AS | Untitled
New Italian research collective Whereiswave has released their second tape this year, and they are on to something with this Untitled singular piece by AS (Alessio Sangregorio). The coverart describes the work, but I’ll try an put in my two cents as this one seems to dither between a moshpit of highly manipulated noise, beats and field recordings.
I can’t seem to dig up much on the man behind the sounds though my inclination is that he is quite young, and creatively furtive, unaffected by genre lines whatsoever. The tape (edition of 50) starts off with a fidgety action, in repetition, that sounds like a coin being inserted into a novelty machine of some sort. While futzing with magnetic tapes this is the type of sound that anyone within the growing contemporary cassette culture revolution will be proud to run in their Panasonics.
Combined with a stirred distant drone, the tactile surface is further frazzled by microsounds that are stimulating and low-lyingly aggressive. A pensive brutalist sound, with flaps and crevices like a Rolodex spinning ’round. “AS revisits his artistic background based on use of collages and visual techniques as for sound expressions, defining the translation of a precise and empathic identity to different means and languages.” And this is brought further to light with the muffled Italian conversation, taken from a film (?), that’s inaudible amid the otherwise hollow industrial atmosphere.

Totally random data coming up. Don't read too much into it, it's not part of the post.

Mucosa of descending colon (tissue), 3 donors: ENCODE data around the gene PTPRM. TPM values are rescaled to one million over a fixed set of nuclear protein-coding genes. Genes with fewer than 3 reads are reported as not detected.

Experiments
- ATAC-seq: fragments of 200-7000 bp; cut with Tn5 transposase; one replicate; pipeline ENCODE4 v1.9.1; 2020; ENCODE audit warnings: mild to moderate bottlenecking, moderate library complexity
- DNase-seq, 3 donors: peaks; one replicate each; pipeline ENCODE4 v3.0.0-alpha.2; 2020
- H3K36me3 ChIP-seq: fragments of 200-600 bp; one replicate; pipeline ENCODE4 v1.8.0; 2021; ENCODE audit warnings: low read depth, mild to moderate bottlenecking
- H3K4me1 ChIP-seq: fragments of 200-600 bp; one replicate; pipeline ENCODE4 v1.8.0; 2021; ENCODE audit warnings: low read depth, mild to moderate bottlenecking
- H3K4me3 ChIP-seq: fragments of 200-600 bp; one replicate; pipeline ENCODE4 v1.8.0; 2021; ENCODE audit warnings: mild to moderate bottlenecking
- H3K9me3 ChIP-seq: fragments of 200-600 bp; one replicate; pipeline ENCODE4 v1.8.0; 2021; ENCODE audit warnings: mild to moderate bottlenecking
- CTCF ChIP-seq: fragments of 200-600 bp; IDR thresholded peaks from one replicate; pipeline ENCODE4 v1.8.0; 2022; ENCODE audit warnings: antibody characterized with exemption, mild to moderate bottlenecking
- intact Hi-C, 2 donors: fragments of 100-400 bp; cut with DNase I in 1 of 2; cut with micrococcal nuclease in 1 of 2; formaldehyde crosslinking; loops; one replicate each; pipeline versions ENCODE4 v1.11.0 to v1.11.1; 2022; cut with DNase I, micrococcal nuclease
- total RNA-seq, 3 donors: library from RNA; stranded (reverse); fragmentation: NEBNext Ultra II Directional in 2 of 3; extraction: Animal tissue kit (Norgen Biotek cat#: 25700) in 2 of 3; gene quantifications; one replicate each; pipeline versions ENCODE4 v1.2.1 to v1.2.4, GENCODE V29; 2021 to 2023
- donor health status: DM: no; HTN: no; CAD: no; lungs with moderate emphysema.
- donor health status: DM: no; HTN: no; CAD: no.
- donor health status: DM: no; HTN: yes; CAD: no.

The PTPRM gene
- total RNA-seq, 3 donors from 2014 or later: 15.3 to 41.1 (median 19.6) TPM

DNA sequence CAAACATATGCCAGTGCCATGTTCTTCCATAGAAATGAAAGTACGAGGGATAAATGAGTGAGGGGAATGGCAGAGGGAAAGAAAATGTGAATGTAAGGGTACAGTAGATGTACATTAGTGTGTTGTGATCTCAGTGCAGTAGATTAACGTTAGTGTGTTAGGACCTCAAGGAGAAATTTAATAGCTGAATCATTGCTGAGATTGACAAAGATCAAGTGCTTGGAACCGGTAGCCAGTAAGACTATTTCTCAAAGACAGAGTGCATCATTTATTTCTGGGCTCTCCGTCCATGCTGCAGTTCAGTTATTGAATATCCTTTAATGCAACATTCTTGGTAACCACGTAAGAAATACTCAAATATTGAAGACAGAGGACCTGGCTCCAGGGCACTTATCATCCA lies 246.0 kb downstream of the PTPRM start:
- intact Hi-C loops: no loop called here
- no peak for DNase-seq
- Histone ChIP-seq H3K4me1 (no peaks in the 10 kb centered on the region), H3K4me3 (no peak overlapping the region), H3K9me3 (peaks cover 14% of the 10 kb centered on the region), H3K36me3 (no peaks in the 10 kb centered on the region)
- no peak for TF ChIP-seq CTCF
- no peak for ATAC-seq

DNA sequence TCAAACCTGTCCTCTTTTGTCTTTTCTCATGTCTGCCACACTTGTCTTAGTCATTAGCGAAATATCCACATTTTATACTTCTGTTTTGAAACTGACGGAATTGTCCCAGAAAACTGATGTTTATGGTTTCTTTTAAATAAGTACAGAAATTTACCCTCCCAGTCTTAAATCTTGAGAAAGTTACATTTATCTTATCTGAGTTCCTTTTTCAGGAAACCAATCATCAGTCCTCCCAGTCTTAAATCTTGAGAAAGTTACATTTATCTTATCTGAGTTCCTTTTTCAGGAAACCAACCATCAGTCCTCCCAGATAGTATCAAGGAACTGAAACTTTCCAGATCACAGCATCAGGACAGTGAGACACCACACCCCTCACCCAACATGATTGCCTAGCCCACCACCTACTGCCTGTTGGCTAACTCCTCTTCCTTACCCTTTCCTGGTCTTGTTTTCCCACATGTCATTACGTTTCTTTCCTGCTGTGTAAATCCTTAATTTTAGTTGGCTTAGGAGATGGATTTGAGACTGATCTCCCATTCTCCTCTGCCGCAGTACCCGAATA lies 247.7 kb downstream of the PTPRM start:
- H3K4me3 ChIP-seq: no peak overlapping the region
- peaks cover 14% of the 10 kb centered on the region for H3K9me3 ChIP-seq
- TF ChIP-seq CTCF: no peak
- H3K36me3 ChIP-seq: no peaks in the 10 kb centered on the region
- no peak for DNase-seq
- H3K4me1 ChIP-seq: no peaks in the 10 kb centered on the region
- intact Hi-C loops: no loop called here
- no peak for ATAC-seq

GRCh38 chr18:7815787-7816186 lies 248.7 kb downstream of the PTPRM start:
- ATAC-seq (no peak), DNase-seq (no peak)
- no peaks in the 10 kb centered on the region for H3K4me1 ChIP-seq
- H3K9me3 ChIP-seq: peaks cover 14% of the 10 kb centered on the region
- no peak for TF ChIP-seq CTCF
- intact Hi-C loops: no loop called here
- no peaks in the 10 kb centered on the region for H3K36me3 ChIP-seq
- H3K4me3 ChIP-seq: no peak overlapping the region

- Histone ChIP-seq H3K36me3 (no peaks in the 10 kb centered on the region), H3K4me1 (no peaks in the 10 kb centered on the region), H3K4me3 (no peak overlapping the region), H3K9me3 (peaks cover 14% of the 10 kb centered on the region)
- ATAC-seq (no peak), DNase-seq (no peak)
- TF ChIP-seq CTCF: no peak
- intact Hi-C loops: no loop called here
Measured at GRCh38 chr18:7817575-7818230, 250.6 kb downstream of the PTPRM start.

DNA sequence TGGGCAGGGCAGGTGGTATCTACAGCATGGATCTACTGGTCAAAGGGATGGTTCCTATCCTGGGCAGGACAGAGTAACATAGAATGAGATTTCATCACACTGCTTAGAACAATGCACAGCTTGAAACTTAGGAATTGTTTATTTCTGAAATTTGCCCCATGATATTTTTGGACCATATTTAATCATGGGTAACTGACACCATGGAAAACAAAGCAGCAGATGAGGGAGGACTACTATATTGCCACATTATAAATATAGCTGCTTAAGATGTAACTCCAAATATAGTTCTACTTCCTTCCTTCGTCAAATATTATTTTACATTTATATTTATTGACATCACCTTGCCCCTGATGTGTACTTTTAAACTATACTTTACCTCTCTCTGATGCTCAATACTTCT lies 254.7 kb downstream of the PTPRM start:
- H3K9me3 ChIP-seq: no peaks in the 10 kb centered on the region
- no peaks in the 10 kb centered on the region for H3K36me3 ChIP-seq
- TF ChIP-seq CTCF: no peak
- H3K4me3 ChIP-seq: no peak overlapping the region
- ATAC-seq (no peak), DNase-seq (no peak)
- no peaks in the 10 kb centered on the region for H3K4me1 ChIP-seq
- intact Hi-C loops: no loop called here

In just under a half hour this chasm of abstract ambient drone takes several turns. The most dramatic at about eleven minutes in where a bent and pure white noise frequency runs on a simultaneous track alongside a low-range cleft tone filled with fiddles and a playful old-timey folk atmosphere. It’s a peculiar dichotomy, an acoustic carnival ride. The interim is all about the diminutive sound effects, edited syllabics and scored incidental actions. And after twenty minutes this tinny beat emerges within the unstructured drone vibration.
He plays old LPs, skipping through a pure pop trill, though it’s a deleterious setting. Even when a hip-hop beat somehow sneaks in he manages to elude the kitchen-sink effect and makes nonsense listenable. It may seem deluded to the casual listener – but I find it quite striking as a 20,000 foot surveillance-like perspective on our ever-changing cultural fabrics, all-too familiar through a virtual lens.